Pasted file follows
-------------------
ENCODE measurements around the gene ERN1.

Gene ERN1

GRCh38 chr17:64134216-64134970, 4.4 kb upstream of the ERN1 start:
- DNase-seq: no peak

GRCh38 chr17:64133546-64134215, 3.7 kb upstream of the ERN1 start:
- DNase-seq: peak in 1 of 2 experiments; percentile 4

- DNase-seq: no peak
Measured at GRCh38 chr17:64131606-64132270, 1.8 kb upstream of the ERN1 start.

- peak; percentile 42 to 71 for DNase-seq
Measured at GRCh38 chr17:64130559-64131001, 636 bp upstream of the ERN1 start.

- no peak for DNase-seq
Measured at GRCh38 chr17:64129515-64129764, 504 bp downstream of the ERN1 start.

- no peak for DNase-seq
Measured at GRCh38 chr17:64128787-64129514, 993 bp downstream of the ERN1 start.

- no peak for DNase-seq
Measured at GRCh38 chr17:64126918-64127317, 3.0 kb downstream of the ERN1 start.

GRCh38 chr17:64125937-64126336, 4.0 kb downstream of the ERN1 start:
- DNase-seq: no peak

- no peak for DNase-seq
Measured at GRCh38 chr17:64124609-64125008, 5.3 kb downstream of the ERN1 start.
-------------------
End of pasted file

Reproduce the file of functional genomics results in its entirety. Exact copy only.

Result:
ENCODE measurements around the gene ERN1.

Gene ERN1

GRCh38 chr17:64134216-64134970, 4.4 kb upstream of the ERN1 start:
- DNase-seq: no peak

GRCh38 chr17:64133546-64134215, 3.7 kb upstream of the ERN1 start:
- DNase-seq: peak in 1 of 2 experiments; percentile 4

- DNase-seq: no peak
Measured at GRCh38 chr17:64131606-64132270, 1.8 kb upstream of the ERN1 start.

- peak; percentile 42 to 71 for DNase-seq
Measured at GRCh38 chr17:64130559-64131001, 636 bp upstream of the ERN1 start.

- no peak for DNase-seq
Measured at GRCh38 chr17:64129515-64129764, 504 bp downstream of the ERN1 start.

- no peak for DNase-seq
Measured at GRCh38 chr17:64128787-64129514, 993 bp downstream of the ERN1 start.

- no peak for DNase-seq
Measured at GRCh38 chr17:64126918-64127317, 3.0 kb downstream of the ERN1 start.

GRCh38 chr17:64125937-64126336, 4.0 kb downstream of the ERN1 start:
- DNase-seq: no peak

- no peak for DNase-seq
Measured at GRCh38 chr17:64124609-64125008, 5.3 kb downstream of the ERN1 start.